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Doñana Europes Iconic Nature Park

Distributed across the provinces of Huelva, Seville and Cádiz stretches one of the most emblematic national parks in both Spain and Europe. The Doñana National Park and Nature Reserve, made up of 108,086 hectares of National Park and 53,835 hectares of Nature Reserve, is a jewel coveted by nature enthusiasts, ecosystem devotees and even lovers of outdoor activities. In the following we reveal the secrets to an in-depth encounter with this vast and wonderful natural enclave.

An Ecotourist Paradise

You enjoy roaming through natural surroundings and soaking up their charms? Here you will find a variety of ecosystems to indulge in –preserves, pine groves, lagoons, marshes, wetlands, beaches and dunes will escort you on your journey through Doñana, and in them a rich variety of fauna and flora.

The park’s flora includes over 900 different species, prominent being the large-fruited juniper, cork oak, stone pine, oleander, broom, thyme, rosemary, brambleand a long list of others. Noteworthy among the fauna of Doñana, of which there are over 500 species, is the Iberian lynx, one of the most strictly protected species in the park, as well as a plethora of bird life, which we deal with below.

Birds, Birds and More Birds

While the fauna of Doñana is not limited to its bird life, birds are undoubtedly the leading lights of the park’s fauna, the lynx notwithstanding. They are also the reason most visitors come to this nature reserve. This national park is a longstanding favourite among ornithologists as a huge variety of migratory birds make a stopover at Doñana en route to warmer climes. Large numbers of birds also spend the winter in the park’s wetlands. Visiting the park in autumn or winter will bring you within sight of birds from northern Europe, while doing so in spring will afford views of those coming from Africa.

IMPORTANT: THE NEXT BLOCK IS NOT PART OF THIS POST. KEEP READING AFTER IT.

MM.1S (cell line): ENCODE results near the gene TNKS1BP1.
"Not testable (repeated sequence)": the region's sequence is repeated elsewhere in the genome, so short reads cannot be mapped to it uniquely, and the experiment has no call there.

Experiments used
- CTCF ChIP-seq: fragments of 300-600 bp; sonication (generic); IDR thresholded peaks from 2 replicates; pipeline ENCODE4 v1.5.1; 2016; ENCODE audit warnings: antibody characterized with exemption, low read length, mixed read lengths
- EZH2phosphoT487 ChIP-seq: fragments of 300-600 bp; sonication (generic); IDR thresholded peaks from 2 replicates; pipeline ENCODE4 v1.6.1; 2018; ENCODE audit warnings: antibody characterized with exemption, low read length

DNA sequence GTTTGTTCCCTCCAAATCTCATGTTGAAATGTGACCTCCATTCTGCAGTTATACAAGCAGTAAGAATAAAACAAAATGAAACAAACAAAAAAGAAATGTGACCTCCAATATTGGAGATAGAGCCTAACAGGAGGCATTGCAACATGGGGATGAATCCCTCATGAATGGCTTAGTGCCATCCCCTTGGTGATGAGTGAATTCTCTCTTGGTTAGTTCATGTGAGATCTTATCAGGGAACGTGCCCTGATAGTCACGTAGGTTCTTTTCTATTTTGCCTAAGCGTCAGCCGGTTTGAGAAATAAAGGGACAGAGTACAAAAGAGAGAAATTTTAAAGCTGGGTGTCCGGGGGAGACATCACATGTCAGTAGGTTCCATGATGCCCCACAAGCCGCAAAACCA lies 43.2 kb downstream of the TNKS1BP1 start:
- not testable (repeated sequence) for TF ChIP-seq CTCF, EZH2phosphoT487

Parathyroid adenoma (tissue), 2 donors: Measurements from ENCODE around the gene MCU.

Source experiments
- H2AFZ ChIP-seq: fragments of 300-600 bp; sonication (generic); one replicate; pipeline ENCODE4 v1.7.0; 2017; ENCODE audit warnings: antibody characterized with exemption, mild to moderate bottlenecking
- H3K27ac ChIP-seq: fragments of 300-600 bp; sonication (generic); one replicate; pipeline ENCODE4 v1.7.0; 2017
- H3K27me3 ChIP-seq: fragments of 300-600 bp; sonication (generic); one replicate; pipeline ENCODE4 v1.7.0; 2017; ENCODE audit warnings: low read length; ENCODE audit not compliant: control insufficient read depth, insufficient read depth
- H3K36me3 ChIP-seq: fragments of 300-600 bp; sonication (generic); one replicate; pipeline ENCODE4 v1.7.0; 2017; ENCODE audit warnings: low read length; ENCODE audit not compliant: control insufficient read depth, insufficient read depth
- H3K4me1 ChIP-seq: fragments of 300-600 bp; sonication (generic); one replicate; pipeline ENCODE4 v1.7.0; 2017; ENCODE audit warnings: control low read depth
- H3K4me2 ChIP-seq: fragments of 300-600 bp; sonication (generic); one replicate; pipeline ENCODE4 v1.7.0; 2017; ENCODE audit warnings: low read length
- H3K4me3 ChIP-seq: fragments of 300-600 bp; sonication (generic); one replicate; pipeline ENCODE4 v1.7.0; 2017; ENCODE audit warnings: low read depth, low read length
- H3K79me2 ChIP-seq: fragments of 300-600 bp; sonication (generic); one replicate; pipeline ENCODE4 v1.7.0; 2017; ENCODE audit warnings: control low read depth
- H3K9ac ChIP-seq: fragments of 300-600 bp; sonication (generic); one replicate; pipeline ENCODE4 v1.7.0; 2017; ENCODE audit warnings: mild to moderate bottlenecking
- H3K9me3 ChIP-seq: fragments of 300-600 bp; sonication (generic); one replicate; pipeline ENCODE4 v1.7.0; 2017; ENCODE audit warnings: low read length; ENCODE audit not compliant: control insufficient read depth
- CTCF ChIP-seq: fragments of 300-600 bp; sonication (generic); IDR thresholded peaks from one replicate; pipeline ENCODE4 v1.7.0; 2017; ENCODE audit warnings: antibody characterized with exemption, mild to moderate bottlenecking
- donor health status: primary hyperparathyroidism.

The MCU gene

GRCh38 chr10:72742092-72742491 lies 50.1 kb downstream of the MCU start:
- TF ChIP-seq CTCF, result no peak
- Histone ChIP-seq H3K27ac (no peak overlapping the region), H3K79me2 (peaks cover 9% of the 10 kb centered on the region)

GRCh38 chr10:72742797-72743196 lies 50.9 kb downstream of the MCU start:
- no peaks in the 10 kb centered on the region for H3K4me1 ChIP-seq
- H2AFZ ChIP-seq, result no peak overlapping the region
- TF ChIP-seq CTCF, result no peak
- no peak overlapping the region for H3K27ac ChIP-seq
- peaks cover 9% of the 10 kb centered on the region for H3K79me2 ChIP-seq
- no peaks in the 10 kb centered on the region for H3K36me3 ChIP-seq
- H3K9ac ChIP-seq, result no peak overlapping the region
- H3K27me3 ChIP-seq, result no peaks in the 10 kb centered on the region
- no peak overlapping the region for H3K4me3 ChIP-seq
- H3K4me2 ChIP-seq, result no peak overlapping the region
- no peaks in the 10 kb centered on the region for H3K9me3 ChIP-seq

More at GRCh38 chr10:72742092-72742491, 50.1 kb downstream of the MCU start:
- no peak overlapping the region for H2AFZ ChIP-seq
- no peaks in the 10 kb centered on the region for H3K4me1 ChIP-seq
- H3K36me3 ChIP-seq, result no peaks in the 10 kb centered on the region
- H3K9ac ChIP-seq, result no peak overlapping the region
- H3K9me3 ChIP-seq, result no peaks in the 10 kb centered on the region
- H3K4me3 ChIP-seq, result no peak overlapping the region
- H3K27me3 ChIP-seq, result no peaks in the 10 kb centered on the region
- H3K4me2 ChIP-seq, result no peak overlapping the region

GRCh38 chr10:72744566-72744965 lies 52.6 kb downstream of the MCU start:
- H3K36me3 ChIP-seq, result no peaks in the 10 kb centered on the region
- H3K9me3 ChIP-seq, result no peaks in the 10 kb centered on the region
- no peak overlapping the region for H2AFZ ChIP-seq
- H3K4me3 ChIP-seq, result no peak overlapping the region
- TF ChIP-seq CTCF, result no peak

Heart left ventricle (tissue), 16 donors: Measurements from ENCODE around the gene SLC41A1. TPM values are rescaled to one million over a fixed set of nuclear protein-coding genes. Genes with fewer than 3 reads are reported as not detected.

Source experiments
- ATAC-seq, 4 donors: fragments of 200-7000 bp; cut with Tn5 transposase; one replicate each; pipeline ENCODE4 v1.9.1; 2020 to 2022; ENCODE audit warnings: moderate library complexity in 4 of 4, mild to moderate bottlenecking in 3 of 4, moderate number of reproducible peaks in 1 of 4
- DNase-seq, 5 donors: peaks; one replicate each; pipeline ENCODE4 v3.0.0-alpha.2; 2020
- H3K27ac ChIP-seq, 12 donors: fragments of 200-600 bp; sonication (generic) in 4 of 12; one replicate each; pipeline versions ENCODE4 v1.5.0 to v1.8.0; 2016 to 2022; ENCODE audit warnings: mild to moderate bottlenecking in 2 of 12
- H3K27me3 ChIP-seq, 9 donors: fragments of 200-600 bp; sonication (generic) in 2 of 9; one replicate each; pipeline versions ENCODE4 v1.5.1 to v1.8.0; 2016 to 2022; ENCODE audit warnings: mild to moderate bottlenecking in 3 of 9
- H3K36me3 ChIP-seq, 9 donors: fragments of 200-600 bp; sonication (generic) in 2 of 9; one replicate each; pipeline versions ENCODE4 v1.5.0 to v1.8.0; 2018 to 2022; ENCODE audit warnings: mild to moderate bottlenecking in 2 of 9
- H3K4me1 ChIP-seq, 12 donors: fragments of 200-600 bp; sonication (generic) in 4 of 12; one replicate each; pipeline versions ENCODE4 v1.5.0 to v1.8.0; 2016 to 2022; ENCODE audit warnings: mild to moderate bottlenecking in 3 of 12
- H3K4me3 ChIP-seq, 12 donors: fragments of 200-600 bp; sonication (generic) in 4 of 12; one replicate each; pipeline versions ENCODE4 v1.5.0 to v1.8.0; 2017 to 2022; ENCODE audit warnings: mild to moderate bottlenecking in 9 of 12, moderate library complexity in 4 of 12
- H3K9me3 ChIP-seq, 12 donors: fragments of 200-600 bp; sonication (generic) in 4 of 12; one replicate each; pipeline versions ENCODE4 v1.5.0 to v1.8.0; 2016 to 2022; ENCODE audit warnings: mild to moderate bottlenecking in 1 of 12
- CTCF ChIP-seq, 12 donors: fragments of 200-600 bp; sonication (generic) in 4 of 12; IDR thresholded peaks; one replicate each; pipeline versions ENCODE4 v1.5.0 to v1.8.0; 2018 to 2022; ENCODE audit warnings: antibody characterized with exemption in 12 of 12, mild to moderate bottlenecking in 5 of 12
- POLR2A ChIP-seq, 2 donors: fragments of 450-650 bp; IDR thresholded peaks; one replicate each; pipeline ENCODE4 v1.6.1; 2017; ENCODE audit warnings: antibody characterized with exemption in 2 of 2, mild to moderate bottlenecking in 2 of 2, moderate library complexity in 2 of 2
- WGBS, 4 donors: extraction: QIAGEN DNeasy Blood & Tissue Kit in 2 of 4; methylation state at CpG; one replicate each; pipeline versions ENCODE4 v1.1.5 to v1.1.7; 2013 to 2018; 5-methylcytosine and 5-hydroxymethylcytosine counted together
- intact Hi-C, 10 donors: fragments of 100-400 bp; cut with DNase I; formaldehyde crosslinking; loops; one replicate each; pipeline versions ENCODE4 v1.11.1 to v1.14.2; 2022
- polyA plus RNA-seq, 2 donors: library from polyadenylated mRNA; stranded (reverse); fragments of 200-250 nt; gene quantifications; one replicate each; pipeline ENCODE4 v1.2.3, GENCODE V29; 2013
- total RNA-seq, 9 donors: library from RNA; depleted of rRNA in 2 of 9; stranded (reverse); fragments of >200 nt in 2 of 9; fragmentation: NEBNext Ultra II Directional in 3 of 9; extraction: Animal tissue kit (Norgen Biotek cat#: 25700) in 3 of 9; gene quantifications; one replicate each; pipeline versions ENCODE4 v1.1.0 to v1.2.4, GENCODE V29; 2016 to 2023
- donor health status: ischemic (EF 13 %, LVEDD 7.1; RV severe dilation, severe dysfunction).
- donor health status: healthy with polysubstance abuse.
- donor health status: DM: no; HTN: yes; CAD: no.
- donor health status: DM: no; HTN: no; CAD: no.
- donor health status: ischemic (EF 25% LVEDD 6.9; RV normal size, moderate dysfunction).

Planning Your Visit

There are various ways of touring Doñana, although you should take into account at all times that there are certain restrictions on moving about. The first thing to remember is that the nature reserve has fewer restrictions and is more accessible than the national park, to which access is more limited. The easiest and most popular means is to take an all-terrain minibus with a guide, as this is a way of seeing large areas of the park in comfort. A second option is by boat, which you get in Sanlúcar de Barrameda and which takes you along the Guadalquivir, with stops at various points along the river.

Lastly, there are other options that require more of an effort but which are bound to bring you into closer contact with nature, like hiking along the trails on foot or by bicycle. However, you are advised to first enquire at one of the visitor’s centres dotted around the park where you can get information on the various routes.

From Autumn To Spring

The best period to visit Doñana ranges from autumn – when the dry summer season comes to an end and the first migratory birds start flying in – until spring. In summer the park is rather too arid as most of the wetlands dry out during that season.

A Stopover at El Rocío

Whether or not it is time for the shrine pilgrimage, you should not fail to visit El Rocío on your Doñana route. The village is famous for its vastly popular shrine pilgrimage in honour of the Virgin Mary, which takes place at the Pentecost weekend and attracts throngs of people each year. Except when the festivity is in full swing, this village is a backwater of peace and quiet. There you should visit El Rocío shrine and take in the splendid views of the lagoon.

Book your Vueling to Jerez de la Frontera, located 35 kilometres from the Doñana National Park, and discover all the charm of this magnificent nature reserve.

Text by Los Viajes de ISABELYLUIS

Images by Nacho Pintos, Calvin Smith, Mr. Theklan, Porphyrio, Vince Smith